Hi Everyone! Well before every veterinarian in America crucifies me, the short of the long answer to this question is NO! However (and there is a big however), Apoquel is a new medication for dogs that has shown big strides in overcoming the uphill battle of trying to relieve severe itching from allergies in our pets.
Recently, we introduced Apoquel for dogs to my animal hospital, and it has been a great addition to my pharmacy. This drug has been around for about 2 years, however it just recently became readily available to all veterinarians. I ordered my supply over a year and a half ago and it finally arrived just a few months ago. Yep, you read it right, I waited over a year to get Apoquel in my hospital, as did most other general practitioners in America.
For all my pet parents that have pets who suffer from allergies and chronic itching, I am sure you are familiar, or at least have heard of this drug. I would like to take some time to discuss Apoquel, how it works, and the proper use. I would like to stress, as with all drugs used to help relieve our pets of itching, it is imperative to address the underlying problem that is causing your pet’s itching. Please refer back to my blog, How to Help an Itchy Pet, to learn more about allergies in our pets.
What is Apoquel and how does it work?
Oclacitinib, otherwise known as Apoquel, uses AK1 & JAK3 inhibitors for treating itching in dogs. Okay, let me speak English! Our bodies, as well as pets’ bodies, create something called cytokines, which consist of a group of proteins, glycoproteins, and peptides that are released by certain cells of the immune system. Cytokines are released to help regulate your or your pet’s immune system by causing inflammation and itchiness, which is your immune system’s way of fighting allergies and notifying you that something is wrong.
Apoquel restrains or prevents the release of certain cytokines, but only the cytokines that play a significant role in inflammation and itching caused by an allergic process. This medication does not significantly prevent the release of the types of cytokines that are important for other immune function.
Why Apoquel for dogs different than other medications used to treat itching?
Apoquel only targets the cytokines that are involved in causing itch and inflammation associated with allergic skin conditions. This is a target therapy medication. Unlike other drugs used to control allergies and itching, such as steroids and cyclosporine, Apoquel has a minimal negative impact on the immune system as a whole (e.g., Apoquel does not prevent the release of certain cytokines that are important for blood formation).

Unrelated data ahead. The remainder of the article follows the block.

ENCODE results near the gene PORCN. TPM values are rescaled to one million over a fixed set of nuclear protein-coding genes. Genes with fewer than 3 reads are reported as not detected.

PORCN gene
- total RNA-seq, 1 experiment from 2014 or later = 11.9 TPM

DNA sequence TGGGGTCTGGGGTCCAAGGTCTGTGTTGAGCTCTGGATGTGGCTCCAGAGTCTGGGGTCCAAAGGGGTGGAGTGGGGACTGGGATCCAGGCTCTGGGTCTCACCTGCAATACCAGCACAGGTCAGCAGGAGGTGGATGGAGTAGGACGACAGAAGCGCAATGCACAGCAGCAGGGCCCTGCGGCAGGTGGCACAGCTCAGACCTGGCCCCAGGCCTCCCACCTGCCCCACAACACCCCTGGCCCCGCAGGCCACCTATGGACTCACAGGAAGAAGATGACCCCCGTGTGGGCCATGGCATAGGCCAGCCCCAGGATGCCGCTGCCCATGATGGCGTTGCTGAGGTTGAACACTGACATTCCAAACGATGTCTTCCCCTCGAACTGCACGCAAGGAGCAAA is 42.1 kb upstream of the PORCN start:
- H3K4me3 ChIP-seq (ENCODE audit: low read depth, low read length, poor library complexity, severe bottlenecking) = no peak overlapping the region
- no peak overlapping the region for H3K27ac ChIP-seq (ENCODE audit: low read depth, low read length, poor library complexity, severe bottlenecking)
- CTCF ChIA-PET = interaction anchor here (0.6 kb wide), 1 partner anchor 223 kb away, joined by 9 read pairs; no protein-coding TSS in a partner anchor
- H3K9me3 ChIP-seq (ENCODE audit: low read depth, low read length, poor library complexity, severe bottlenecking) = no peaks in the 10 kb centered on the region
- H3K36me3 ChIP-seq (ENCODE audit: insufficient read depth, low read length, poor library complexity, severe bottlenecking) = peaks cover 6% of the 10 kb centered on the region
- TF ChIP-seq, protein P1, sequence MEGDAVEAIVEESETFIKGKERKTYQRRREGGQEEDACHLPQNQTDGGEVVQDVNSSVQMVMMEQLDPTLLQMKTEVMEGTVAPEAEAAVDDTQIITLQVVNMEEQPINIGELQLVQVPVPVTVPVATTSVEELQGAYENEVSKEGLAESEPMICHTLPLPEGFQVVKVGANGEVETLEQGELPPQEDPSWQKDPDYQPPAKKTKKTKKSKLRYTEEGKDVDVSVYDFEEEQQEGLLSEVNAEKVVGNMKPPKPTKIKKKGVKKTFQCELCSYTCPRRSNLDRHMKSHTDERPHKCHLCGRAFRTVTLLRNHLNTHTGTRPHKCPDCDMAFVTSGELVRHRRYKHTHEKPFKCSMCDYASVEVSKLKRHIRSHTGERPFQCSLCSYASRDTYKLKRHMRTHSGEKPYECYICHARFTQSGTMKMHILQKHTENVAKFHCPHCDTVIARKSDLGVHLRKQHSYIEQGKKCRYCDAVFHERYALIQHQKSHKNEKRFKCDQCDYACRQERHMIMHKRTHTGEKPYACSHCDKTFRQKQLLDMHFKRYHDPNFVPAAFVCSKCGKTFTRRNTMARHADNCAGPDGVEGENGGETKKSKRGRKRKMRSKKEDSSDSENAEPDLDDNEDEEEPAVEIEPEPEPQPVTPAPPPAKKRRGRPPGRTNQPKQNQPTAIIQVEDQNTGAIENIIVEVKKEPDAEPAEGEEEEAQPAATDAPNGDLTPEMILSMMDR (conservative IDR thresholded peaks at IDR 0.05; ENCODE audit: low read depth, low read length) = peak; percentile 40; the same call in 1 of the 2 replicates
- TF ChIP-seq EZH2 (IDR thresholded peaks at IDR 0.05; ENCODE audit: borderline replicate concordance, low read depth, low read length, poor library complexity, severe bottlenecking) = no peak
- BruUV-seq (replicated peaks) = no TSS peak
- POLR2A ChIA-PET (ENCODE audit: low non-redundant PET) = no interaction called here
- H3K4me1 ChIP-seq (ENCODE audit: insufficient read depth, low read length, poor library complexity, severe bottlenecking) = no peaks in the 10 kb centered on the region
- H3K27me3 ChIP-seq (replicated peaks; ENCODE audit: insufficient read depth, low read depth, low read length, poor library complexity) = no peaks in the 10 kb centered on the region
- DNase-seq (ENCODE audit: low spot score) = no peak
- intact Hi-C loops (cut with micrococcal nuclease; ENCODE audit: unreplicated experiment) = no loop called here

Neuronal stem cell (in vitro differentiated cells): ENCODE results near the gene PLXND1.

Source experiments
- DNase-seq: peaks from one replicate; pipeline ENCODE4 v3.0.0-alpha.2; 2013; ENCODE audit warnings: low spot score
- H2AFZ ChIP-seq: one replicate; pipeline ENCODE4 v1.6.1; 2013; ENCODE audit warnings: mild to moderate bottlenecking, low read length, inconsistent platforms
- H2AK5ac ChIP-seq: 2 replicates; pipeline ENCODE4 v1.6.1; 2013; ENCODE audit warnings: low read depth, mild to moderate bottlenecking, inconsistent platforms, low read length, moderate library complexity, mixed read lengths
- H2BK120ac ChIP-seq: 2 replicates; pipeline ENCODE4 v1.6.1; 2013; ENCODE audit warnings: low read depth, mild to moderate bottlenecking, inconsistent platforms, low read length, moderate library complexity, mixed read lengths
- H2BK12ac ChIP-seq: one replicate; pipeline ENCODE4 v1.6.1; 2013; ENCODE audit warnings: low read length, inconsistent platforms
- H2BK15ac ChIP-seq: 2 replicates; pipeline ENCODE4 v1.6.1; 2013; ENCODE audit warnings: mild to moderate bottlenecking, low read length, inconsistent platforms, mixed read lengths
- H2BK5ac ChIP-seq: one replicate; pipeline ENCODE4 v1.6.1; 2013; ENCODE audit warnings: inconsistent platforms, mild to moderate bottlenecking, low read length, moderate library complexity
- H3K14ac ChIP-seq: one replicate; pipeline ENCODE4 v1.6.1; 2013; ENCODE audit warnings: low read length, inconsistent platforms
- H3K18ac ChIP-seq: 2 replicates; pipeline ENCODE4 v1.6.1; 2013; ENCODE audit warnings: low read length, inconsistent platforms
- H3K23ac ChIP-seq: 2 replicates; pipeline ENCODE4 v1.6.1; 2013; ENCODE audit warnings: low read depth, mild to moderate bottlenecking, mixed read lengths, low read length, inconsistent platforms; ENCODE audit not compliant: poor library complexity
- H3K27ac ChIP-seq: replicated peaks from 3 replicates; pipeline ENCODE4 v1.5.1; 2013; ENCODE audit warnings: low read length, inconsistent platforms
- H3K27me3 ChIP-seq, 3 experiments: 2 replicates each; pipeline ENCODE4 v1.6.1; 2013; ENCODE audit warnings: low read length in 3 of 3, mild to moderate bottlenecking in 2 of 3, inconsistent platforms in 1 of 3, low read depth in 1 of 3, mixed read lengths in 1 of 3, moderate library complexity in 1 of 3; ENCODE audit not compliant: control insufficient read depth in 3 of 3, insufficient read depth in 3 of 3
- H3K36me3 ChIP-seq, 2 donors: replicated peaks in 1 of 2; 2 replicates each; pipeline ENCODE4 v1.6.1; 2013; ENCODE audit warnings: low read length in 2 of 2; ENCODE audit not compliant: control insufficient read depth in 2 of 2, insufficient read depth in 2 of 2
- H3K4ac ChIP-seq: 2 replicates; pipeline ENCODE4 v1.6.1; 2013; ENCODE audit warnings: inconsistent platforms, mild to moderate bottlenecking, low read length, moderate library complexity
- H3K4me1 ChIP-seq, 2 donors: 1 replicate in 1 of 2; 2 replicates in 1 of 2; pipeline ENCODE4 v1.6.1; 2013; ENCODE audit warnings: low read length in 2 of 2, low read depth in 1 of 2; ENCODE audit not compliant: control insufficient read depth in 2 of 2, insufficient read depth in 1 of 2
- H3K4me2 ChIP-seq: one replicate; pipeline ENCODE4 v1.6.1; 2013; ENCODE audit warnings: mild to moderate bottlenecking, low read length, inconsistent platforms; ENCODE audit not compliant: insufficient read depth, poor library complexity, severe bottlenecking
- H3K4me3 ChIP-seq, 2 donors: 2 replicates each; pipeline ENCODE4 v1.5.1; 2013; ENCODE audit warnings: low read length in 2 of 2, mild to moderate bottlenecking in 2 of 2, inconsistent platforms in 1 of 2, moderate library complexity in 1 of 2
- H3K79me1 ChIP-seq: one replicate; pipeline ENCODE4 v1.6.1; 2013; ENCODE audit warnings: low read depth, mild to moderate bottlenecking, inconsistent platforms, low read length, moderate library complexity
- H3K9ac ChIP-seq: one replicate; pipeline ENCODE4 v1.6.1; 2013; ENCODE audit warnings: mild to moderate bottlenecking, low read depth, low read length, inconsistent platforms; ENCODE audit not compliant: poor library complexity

Which pets cannot use this drug?
Dogs that are less than 12 months of age, those with serious infections, breeding dogs, or pregnant and lactating dogs should not use Apoquel. This drug IS NOT labeled for use in cats.
What are the side effects if any, of using Apoquel?
In my limited experience with this drug, I have seen minimal side effects. Most of my patients that I have started on Apoquel report no side effects.
Some reports state that the most common side effects are gastrointestinal (vomiting, diarrhea, or anorexia). Some studies report an increase in drinking or lethargy. Other potentially serious adverse effects include susceptibility to infections (e.g., pneumonia, demodicosis), cancers, and skin disorders.
How quickly does Apoquel take effect?
Apoquel provides relief within 4 hours and effectively controls itching within 24 hours.
What is the dose?
The recommended dose is 0.5 mg/kg (which your veterinarian will dose for you) 2 times per day for the first 2 weeks and reduced to 1 time per day to control itching.
My goal, for any medication, is to keep pets on the lowest dose possible. I always start them on the recommended loading dose of 2 times per day and try to wean them onto 1 time per day or even 2 to 3 times per week.
Are there any drugs that you cannot take with this drug?
No specific drug interactions have been reported to date.
Is this Drug Safe?
What is specifically unique and exciting about this drug is that it causes less side or systemic effects as compared to other drugs used to treat allergies and itching. This new drug is proven to be safe for long term use. I must stress, Apoquel is a newer drug and there are limited studies and research. As of now, the information regarding the drug states that it is safe for long term use. Whenever a new treatment is available for pets, I am always careful and understand there is limited information.
Unfortunately allergies and itching are the most common issues I see in my animal hospital. Controlling allergies and itching in our pets is very difficult and frustrating for me, but more so for my patients and their parents. As I tell my clients and cannot stress enough, allergies in pets are not cureable, but only manageable. Apoquel does not address the primary issue, which is the allergy. My goal in using Apoquel for dogs is to relieve your pet as much as possible from breakouts, itching, and discomfort. This is not the “miracle drug” that everyone has been waiting for, but is a safer alternative to controlling the itching aspect of this multi-faceted disease as of now. Please remember, there are other causes of itching requiring different medication, so it is imperative that your veterinarian properly examine your pet, makes the correct diagnosis, and recommend the best and appropriate treatment.
I am always excited when new research and treatment options are available to us and our pets which are proving to be safe and helpful. As always, my number one goal is to make sure our pets are happy and healthy. I hope this article brings some insight into a great new treatment option for our itching pets!